By Patrick Higgins
I just happened to be leading a combined tram tour and swamp walk on the 29th of January when the Park’s Burn Specialist, Steve Houseknecht, and his team were setting Lee-Cypress Prairie ablaze. It was of course a prescribed burn, in this case of some 400 acres from the road to the margins of the swamp beyond.
Trundling down Janes Scenic Drive on the Ghost-rider, our passengers had a front row view of the burn crew, decked out in their helmets and yellow Nomex jackets, igniting the dry grasses and shrubs with their drip-torches. We traversed a smouldering landscape with flames lapping at hammocks in the distance. Hawks moved from perch to perch just ahead of the fire head watching for fleeing prey or perhaps some fresh barbeque. Later, wading in Six Pipe Slough we had the novel experience of snow in the Fakahatchee, as white ash rained down upon us.
South Florida is the lightning capital of the USA with an average of 25 lightning strikes per square mile and more thunderstorm days than anywhere else in the country. This, coupled with seasonal drying, makes wildfire a natural component of our environment. As a consequence most of our ecosystems have evolved to be fire dependent.
The majority of lightning strikes are between June and September, coinciding with the peak of our wet season, so the resulting fires tend to be lighter in touch and more localized. However wildfires from thunderstorms in late spring, when there’s lots of accumulated dry fuel about, tend to be wider sweeping, more severe, and can even alter the soil structure. But with the creation of roads and canals that act as firebreaks and fragmentation of the habitat, this cycle cannot take its natural course. So we have prescribed burns that attempt to mimic this otherwise natural phenomenon. The Fakahatchee has the largest prescribed burn program in Florida’s State Park system.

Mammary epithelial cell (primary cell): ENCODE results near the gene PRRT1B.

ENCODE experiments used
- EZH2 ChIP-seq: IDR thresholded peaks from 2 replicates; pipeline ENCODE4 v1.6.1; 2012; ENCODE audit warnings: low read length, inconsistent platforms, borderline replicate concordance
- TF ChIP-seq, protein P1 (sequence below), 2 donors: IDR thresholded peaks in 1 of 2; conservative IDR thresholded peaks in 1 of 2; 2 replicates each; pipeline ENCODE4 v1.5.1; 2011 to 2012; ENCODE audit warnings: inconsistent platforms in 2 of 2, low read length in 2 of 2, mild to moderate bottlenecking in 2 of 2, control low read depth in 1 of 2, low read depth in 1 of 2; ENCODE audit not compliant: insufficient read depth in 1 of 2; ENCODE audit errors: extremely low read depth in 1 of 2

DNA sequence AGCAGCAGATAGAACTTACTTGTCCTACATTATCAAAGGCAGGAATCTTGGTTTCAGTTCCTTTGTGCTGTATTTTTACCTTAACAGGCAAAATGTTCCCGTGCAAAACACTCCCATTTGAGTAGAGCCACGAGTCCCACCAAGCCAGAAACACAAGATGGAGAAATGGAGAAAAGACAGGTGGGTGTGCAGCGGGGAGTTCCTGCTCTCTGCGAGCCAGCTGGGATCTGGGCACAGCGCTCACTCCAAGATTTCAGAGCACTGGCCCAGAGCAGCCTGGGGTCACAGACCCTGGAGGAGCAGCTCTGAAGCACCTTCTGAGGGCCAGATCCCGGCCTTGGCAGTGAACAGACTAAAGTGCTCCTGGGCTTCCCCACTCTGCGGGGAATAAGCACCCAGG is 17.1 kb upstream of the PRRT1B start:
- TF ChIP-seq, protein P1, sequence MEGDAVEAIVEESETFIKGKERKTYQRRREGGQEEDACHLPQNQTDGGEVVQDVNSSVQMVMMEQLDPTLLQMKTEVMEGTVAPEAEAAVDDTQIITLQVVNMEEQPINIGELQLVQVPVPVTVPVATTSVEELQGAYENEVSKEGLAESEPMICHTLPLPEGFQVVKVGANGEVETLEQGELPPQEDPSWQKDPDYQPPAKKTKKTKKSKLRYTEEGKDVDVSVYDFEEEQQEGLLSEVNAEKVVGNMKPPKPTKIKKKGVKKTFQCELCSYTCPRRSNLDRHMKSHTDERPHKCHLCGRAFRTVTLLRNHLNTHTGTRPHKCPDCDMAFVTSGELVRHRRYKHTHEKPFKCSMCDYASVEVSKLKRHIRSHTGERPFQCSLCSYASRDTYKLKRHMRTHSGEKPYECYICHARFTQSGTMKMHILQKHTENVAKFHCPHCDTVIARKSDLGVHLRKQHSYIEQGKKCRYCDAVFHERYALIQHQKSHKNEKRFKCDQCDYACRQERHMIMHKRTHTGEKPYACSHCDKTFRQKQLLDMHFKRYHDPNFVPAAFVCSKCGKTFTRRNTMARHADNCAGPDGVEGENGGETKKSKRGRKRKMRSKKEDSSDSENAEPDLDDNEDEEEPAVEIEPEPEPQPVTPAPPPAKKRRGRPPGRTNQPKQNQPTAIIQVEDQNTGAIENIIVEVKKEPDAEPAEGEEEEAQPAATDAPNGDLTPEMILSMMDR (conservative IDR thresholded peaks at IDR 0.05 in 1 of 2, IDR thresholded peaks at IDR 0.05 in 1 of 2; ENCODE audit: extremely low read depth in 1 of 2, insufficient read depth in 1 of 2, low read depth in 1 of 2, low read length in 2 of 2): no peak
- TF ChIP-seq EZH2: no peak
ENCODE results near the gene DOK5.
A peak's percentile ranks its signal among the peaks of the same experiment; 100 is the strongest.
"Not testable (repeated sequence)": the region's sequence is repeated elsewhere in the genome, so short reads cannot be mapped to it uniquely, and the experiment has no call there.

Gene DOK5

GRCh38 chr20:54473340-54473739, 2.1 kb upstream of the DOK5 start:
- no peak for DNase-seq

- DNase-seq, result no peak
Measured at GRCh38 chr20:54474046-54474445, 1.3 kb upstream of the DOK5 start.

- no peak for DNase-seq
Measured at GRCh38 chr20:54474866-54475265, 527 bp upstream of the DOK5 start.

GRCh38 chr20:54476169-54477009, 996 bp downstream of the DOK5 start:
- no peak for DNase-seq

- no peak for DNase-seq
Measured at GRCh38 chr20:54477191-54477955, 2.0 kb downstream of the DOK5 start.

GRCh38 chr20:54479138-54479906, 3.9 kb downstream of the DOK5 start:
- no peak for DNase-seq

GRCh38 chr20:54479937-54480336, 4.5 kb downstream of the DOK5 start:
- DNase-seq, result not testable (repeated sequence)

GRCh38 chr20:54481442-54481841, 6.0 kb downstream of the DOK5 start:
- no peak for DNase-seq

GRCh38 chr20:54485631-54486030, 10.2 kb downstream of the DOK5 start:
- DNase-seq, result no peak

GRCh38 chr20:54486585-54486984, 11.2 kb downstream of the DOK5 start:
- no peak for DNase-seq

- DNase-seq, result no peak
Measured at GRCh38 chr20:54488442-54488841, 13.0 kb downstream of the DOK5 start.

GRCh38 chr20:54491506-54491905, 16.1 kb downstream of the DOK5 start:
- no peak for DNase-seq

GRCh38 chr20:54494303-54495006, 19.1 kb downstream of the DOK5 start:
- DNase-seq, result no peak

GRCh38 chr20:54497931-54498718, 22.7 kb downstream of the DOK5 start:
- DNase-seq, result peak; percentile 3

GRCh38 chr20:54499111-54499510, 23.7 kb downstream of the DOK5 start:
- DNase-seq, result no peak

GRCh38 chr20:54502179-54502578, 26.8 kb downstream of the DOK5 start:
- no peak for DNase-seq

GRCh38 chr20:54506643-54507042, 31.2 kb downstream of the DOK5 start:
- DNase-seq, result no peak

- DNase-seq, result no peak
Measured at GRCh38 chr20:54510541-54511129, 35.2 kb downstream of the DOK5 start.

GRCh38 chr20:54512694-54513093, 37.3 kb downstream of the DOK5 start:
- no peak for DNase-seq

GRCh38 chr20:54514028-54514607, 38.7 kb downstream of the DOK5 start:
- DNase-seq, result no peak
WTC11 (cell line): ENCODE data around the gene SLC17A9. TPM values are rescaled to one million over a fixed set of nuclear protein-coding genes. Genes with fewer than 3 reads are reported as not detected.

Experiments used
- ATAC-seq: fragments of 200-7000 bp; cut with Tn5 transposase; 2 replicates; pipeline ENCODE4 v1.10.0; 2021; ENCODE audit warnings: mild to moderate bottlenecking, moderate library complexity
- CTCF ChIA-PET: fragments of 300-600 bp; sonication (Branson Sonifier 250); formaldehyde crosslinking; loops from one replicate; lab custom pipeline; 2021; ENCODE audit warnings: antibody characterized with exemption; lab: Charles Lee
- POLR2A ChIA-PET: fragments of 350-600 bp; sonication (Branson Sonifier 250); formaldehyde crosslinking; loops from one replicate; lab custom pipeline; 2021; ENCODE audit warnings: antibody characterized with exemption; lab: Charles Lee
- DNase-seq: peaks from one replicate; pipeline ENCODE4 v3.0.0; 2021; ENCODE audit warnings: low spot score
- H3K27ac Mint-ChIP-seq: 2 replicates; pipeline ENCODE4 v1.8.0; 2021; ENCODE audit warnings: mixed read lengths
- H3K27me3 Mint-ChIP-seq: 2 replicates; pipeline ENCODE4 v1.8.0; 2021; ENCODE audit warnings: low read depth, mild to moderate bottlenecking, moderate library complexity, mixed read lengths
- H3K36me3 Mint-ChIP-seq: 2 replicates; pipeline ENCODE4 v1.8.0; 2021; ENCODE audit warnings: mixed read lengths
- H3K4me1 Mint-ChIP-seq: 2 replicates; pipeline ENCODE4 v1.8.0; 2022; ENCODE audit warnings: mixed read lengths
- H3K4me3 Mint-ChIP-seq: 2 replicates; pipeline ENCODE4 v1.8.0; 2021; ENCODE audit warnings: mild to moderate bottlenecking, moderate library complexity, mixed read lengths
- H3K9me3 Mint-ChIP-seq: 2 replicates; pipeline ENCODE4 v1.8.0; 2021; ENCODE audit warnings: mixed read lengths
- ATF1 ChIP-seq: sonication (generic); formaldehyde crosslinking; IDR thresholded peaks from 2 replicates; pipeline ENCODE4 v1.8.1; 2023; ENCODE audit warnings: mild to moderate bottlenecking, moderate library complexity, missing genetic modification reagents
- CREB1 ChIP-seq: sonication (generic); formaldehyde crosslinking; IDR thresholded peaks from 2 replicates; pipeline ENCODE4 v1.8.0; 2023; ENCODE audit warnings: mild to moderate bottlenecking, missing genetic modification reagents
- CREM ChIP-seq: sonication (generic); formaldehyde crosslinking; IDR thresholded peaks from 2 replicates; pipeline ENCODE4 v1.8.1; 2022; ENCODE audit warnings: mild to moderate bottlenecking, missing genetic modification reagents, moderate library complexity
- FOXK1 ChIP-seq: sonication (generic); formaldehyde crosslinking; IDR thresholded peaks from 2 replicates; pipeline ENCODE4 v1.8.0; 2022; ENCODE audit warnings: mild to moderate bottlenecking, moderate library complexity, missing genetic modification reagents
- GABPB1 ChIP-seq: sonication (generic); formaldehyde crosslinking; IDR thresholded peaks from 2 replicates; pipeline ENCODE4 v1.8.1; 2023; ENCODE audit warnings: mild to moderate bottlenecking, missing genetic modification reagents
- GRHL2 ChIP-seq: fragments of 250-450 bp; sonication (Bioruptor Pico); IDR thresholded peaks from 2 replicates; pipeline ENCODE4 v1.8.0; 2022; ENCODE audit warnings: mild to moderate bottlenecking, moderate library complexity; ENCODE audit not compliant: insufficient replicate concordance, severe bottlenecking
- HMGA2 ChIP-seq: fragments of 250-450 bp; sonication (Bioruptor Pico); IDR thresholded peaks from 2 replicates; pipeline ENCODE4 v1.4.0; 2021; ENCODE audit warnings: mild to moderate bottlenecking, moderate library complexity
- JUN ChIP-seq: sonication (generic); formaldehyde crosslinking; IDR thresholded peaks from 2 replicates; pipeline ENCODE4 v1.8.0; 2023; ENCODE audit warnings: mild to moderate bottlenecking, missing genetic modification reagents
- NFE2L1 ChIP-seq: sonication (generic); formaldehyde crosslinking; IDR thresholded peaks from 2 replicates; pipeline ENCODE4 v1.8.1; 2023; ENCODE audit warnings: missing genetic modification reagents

Fire maintains the habitat by preventing succession. Without fire, shrubs and trees would invade our marshes and wet prairies, eventually drying them out. Fire releases and recycles nutrients locked up in plant tissue, keeps non-fire adapted invasive plants in check, and alters the landscape spatially, creating clearings and opportunity for burnt areas to experience increases in native wildflowers, birds and other wildlife. In the case of prescribed burns, they also protect Park neighbors and facilities by reducing potential fuel for wildfires.
I tramped across the charred landscape 2 weeks later and was greeted by fresh sweet green shoots of grass already 6 inches high being grazed upon by white-tailed deer. More remarkable were the thistles in flower everywhere, poised to create seeds to colonize new terrain. The burn also revealed some of the prairie’s normally hidden structure like the recumbent trunks of saw palmettos, cap rock, or circles of cypress knees around old logged stumps, as well as a littering of white shells from the previous seasons’ apple snails.
Of particular interest to me was how the prairie hammocks had faired. Many of the smaller islands of cabbage palm and saw palmetto appeared incinerated, although I knew within a few weeks the palmetto’s blackened trunks would be sprouting new fronds. The hardwood hammocks however were largely untouched. Some are protected by shallow perimeter moats, but it’s the deep shade of their interiors that create microclimates with higher humidity that seems to keep them safe. In most cases it was just the volatile wax myrtle around their margins that had burned.
There’s no water in most of the borrow ditch paralleling lower Janes Scenic Drive right now, so the burnt prairie is easy to access. Try investigating it on foot before the grasses gets too high again and compare it with unburnt Copeland Prairie to the east. Personally I’m waiting for autumn when the muhly grass ought to be spectacular. It flowers best after a good burn.